The history of sir Charles Grandison, Volumen6


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Página 34 - Thank God she is anything that is serious. Those people have really great merit with me in her conversion. I am sorry that our own clergy are not as zealously in earnest as they. They have really, my dear, if we may believe Aunt Eleanor, given a face of religion to subterranean colliers, tinners, and the most profligate of men, who hardly ever before heard either of the word or thing.
Página 275 - Elm-row fronting the house, in order to shorten the way of the returning servant with news. He cast himself at my feet. Something he said, and more he intended to say; excusing his early return, and thanking me for my favour of the Wednesday before; when my joyful surprise overpowered both my speech and senses. And what will you say to me when I tell you, that, on my recovery, I found myself in his arms, mine clasped about his neck? He was surprised at my emotion. Well he might — Every one, in...
Página 80 - My aunt led me in to Sir Charles and my grandmamma. He met me at my entrance into the room, and in the most engaging manner, my aunt having taken her seat, conducted me to a chair which happened to be vacant between her and my grandmother. He took no notice of my emotion, and I the sooner recovered myself, and still the sooner, as he himself seemed to be in some little confusion. However, he sat down, and with a manly, yet respectful air, his voice gaining strength as he proceeded, thus delivered...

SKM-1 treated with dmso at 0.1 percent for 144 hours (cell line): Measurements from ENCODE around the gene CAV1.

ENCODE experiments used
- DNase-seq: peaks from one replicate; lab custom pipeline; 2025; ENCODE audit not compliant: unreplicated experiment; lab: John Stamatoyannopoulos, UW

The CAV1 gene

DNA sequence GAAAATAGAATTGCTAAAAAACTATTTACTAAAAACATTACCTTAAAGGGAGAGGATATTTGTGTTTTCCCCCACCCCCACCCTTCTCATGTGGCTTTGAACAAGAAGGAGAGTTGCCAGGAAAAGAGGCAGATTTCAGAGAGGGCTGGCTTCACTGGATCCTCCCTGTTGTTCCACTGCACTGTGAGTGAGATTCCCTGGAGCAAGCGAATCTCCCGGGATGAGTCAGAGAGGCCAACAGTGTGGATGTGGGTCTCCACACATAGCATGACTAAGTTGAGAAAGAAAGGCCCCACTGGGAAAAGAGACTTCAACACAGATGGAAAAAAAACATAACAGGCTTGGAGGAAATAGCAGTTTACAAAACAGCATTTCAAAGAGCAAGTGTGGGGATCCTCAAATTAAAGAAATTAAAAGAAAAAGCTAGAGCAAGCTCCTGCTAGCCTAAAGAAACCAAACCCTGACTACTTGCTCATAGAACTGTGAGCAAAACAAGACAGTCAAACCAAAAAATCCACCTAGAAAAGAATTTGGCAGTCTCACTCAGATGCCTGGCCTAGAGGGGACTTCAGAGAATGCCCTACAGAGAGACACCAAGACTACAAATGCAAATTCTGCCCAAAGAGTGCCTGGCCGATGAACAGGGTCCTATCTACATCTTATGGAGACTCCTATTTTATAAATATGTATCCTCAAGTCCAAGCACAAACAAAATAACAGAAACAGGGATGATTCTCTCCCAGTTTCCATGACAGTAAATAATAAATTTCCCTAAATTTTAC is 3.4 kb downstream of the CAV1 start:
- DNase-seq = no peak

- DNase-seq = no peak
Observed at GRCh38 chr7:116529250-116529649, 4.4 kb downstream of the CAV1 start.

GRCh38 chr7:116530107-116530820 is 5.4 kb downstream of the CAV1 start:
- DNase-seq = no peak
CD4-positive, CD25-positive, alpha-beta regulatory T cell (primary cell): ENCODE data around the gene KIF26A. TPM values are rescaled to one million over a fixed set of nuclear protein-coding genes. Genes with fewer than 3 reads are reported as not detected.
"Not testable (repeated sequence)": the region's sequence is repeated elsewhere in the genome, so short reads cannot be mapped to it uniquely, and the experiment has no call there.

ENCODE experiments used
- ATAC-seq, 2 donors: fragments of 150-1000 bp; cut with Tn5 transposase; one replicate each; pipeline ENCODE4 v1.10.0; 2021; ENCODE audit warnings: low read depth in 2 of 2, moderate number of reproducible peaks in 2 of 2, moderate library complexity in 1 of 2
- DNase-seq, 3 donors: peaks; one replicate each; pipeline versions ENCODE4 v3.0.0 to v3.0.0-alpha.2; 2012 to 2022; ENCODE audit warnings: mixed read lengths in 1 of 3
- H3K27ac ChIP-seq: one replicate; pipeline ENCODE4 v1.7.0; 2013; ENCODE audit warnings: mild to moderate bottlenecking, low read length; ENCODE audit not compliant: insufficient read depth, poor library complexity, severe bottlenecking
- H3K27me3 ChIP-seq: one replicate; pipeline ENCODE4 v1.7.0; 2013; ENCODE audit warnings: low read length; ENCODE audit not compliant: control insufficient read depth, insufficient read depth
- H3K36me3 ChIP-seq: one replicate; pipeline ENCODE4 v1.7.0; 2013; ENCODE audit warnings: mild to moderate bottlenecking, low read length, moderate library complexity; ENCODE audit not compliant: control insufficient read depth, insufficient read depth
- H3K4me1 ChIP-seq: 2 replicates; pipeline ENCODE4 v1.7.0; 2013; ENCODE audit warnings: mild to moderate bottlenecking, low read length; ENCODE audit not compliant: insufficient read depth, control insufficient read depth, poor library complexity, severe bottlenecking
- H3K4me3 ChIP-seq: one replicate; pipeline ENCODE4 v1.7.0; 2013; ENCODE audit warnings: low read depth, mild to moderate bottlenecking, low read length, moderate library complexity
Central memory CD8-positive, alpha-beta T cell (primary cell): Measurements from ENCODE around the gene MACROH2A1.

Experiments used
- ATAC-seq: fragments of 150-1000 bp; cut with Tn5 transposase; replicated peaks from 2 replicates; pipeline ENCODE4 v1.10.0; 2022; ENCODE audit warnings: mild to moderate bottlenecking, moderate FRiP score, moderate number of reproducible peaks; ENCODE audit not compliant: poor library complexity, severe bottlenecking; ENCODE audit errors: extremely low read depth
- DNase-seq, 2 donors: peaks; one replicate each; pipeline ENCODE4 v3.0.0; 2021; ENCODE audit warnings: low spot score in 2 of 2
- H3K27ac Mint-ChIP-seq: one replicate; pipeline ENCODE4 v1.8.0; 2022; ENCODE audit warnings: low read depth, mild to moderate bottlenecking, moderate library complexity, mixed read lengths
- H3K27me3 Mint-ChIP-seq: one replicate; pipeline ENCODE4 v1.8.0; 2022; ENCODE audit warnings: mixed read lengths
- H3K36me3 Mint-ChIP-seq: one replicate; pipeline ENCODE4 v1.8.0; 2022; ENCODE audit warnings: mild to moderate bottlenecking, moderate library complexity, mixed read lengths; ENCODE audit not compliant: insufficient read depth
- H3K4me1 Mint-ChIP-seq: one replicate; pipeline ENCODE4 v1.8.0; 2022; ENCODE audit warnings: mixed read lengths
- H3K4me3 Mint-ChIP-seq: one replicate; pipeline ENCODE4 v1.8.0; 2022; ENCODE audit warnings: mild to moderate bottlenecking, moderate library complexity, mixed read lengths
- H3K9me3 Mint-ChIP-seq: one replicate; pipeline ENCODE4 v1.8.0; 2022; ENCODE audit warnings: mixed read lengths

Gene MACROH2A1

Página 222 - Sweet humanity ! — Charming sensibility ! — Check not the kindly gush! — Dew-drops of Heaven! wiping away my tears, and kissing the handkerchief —Dew-drops of Heaven, from a mind, like that Heaven, mild and gracious ! — Poor Sir Hargrave ! —I will attend him.
Página 119 - ... has few examples? He then on one knee, taking my passive hand between both his, and kissing it, once, twice, thrice — .Repeat, dear, and ever-dear, Miss Byron, that this is all your doubt [I bowed assentingly : I could not speak] — A happy, an easy task, is mine! Be assured, dearest madam, that I will disavow every action of my life, every 'thought of my heart, every word of my mouth, which tends not to dissipate that doubt. i took out my handkerchief. — My dear Miss Byron.

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